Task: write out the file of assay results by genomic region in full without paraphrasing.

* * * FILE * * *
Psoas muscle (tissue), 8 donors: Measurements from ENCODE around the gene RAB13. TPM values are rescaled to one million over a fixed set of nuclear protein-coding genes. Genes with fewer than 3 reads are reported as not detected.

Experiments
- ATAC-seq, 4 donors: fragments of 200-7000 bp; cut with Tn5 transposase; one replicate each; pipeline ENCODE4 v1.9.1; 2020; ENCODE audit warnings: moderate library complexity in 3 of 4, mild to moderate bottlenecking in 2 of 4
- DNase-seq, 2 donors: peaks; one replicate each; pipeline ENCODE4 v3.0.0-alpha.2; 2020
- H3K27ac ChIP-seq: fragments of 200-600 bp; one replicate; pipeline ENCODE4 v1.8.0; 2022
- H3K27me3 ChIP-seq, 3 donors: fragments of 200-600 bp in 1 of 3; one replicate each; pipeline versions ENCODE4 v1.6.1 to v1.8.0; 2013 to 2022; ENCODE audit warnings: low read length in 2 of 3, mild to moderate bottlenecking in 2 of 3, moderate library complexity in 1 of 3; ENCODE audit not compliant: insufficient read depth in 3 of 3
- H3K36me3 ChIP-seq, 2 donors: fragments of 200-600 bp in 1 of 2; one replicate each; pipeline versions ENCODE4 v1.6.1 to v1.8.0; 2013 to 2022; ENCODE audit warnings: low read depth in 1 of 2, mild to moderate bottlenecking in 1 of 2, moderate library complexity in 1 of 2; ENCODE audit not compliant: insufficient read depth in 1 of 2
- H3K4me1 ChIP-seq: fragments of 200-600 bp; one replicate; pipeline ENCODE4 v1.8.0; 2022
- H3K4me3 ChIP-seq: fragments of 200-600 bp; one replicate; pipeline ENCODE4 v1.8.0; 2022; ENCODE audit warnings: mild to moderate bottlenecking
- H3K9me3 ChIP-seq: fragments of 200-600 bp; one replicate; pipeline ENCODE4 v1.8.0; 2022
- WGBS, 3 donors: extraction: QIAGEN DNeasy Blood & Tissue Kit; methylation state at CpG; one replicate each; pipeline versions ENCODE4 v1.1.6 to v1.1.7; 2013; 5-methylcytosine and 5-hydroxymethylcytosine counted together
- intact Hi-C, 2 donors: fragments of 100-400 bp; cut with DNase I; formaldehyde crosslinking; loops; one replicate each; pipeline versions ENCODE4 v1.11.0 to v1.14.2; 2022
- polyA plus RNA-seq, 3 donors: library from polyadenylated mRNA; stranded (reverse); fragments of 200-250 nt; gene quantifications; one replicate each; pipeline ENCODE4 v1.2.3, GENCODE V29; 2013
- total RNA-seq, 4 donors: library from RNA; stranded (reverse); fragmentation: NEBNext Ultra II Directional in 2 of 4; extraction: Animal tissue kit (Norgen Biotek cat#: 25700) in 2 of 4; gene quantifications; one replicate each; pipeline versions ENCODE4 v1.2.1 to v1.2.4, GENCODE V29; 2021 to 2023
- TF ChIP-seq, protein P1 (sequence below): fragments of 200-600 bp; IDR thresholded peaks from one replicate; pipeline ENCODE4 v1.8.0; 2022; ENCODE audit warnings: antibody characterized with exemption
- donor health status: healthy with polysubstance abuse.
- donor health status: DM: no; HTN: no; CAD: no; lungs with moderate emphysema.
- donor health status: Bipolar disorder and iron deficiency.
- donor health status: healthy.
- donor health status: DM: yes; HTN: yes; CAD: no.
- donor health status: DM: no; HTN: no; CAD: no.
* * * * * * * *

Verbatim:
Psoas muscle (tissue), 8 donors: Measurements from ENCODE around the gene RAB13. TPM values are rescaled to one million over a fixed set of nuclear protein-coding genes. Genes with fewer than 3 reads are reported as not detected.

Experiments
- ATAC-seq, 4 donors: fragments of 200-7000 bp; cut with Tn5 transposase; one replicate each; pipeline ENCODE4 v1.9.1; 2020; ENCODE audit warnings: moderate library complexity in 3 of 4, mild to moderate bottlenecking in 2 of 4
- DNase-seq, 2 donors: peaks; one replicate each; pipeline ENCODE4 v3.0.0-alpha.2; 2020
- H3K27ac ChIP-seq: fragments of 200-600 bp; one replicate; pipeline ENCODE4 v1.8.0; 2022
- H3K27me3 ChIP-seq, 3 donors: fragments of 200-600 bp in 1 of 3; one replicate each; pipeline versions ENCODE4 v1.6.1 to v1.8.0; 2013 to 2022; ENCODE audit warnings: low read length in 2 of 3, mild to moderate bottlenecking in 2 of 3, moderate library complexity in 1 of 3; ENCODE audit not compliant: insufficient read depth in 3 of 3
- H3K36me3 ChIP-seq, 2 donors: fragments of 200-600 bp in 1 of 2; one replicate each; pipeline versions ENCODE4 v1.6.1 to v1.8.0; 2013 to 2022; ENCODE audit warnings: low read depth in 1 of 2, mild to moderate bottlenecking in 1 of 2, moderate library complexity in 1 of 2; ENCODE audit not compliant: insufficient read depth in 1 of 2
- H3K4me1 ChIP-seq: fragments of 200-600 bp; one replicate; pipeline ENCODE4 v1.8.0; 2022
- H3K4me3 ChIP-seq: fragments of 200-600 bp; one replicate; pipeline ENCODE4 v1.8.0; 2022; ENCODE audit warnings: mild to moderate bottlenecking
- H3K9me3 ChIP-seq: fragments of 200-600 bp; one replicate; pipeline ENCODE4 v1.8.0; 2022
- WGBS, 3 donors: extraction: QIAGEN DNeasy Blood & Tissue Kit; methylation state at CpG; one replicate each; pipeline versions ENCODE4 v1.1.6 to v1.1.7; 2013; 5-methylcytosine and 5-hydroxymethylcytosine counted together
- intact Hi-C, 2 donors: fragments of 100-400 bp; cut with DNase I; formaldehyde crosslinking; loops; one replicate each; pipeline versions ENCODE4 v1.11.0 to v1.14.2; 2022
- polyA plus RNA-seq, 3 donors: library from polyadenylated mRNA; stranded (reverse); fragments of 200-250 nt; gene quantifications; one replicate each; pipeline ENCODE4 v1.2.3, GENCODE V29; 2013
- total RNA-seq, 4 donors: library from RNA; stranded (reverse); fragmentation: NEBNext Ultra II Directional in 2 of 4; extraction: Animal tissue kit (Norgen Biotek cat#: 25700) in 2 of 4; gene quantifications; one replicate each; pipeline versions ENCODE4 v1.2.1 to v1.2.4, GENCODE V29; 2021 to 2023
- TF ChIP-seq, protein P1 (sequence below): fragments of 200-600 bp; IDR thresholded peaks from one replicate; pipeline ENCODE4 v1.8.0; 2022; ENCODE audit warnings: antibody characterized with exemption
- donor health status: healthy with polysubstance abuse.
- donor health status: DM: no; HTN: no; CAD: no; lungs with moderate emphysema.
- donor health status: Bipolar disorder and iron deficiency.
- donor health status: healthy.
- donor health status: DM: yes; HTN: yes; CAD: no.
- donor health status: DM: no; HTN: no; CAD: no.